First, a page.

This blog post was originally written for the Shelley Gray Teaching Blog. Read the original blog post here.
Growth mindset has become very popular in education and is, in a way, a bit of a buzz term. However, the benefits of applying growth mindset strategies in the math classroom have been visible among most of my students in my secondary mathematics classroom. I am a strong advocate for shifting our teaching from fixed mindset approaches to ones that incorporate a growth mindset. Below are five ways teachers can build a positive math mindset into their classrooms. Some of these ideas come directly from Dr. Jo Boaler’s Mathematical Mindsets and others are my own experiences having implemented an intentional growth mindset classroom since 2016.
1. Pay Attention to your Vocabulary
The words we choose when speaking to students is one of the most powerful tools we have at our disposal for developing a growth mindset. Changing our vocabulary from fixed mindset language to growth mindset language has been proven to help our students believe they can learn math, which in turn increases their willingness to try something new.
We often talk about the influence parents have on their children when it comes to their language framed around math. However, it is just as important for us, as educators, to also be aware of the words we use around children of all ages. Words can either motivate or discourage a child from reaching their potential in a classroom.
The image below offers some substitutions for common negative language used in relation to math. We can use these examples ourselves and we can offer them as suggestions for parents and students when they are encountering challenges when learning math.
2. Believe in your Students’ Abilities
Our students know when we believe in their potential to be successful. It is important to tell our students frequently and explicitly that we think they are good mathematicians. Focus on praising the effort and the process rather than the final result and your students will begin to believe in themselves as much as we do.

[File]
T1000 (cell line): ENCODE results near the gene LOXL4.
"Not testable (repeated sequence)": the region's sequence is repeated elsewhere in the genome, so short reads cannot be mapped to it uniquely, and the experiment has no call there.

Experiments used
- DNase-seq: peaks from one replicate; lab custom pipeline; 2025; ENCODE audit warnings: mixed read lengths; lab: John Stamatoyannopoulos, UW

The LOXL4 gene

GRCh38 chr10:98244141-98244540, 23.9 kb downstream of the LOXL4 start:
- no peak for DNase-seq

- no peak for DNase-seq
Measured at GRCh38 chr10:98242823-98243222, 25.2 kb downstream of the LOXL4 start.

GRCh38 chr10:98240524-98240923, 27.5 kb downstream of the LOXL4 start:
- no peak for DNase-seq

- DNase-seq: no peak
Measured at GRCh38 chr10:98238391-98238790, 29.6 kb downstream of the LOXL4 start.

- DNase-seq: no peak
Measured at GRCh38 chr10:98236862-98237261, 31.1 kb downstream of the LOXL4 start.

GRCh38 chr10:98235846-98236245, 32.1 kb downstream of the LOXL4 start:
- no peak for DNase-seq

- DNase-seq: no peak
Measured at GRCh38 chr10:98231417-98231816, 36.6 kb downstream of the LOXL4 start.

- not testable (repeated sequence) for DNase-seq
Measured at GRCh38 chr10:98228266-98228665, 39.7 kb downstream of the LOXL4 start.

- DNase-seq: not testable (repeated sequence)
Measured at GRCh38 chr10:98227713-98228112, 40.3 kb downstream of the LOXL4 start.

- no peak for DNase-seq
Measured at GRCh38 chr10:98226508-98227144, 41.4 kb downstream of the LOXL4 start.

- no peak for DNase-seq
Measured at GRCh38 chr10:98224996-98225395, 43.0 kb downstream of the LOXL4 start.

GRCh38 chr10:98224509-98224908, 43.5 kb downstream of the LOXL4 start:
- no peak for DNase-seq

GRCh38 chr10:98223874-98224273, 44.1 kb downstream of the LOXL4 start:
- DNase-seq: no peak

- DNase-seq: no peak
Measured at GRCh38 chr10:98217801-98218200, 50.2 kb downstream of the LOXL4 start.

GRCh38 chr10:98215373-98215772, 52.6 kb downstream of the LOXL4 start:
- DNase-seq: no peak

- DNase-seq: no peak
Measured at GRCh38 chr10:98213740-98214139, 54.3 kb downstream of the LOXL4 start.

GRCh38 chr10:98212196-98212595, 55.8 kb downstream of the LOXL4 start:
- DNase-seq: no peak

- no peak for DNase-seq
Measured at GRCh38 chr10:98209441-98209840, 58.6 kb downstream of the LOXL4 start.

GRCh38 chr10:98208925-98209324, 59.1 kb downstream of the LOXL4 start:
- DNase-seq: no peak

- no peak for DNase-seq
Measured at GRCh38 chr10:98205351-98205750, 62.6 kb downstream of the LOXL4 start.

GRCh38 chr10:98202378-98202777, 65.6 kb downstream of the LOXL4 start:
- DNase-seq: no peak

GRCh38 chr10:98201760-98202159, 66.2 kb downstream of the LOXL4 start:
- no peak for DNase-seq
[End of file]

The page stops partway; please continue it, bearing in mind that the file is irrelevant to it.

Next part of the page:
In Mathematical Mindsets, Boaler references a study done in high school English classes where hundreds of students wrote essays and received feedback. Half the students were given an extra sentence at the end of their feedback, “I am giving you this feedback because I believe in you.” A year later, the students who were given the extra sentence were still performing at higher levels than those who had not.
Students can sense when we want them to do well, but let’s take it a step further and make it clear that we believe in them and know they can learn math.
3. Embrace Mistakes as Growth
Creating an atmosphere in our classrooms that allows students to take risks ensures that students will start problems without the fear of making mistakes. There is a misconception among students that they should just “get” math the first time they are taught it and when they make a mistake, they feel discouraged.
When we think of learning anything new in our lives, we very rarely know how to do something the first time we try without making any mistakes. An example that always comes to mind is when my daughter was learning to skip rope. She tried over and over again, at first only skipping once or twice over the rope before it got tangled in her feet. However, she persisted. She set small goals for herself. First, she tried to get three jumps in a row, then five, and so on. Can we help our students apply this same mindset to learning mathematics?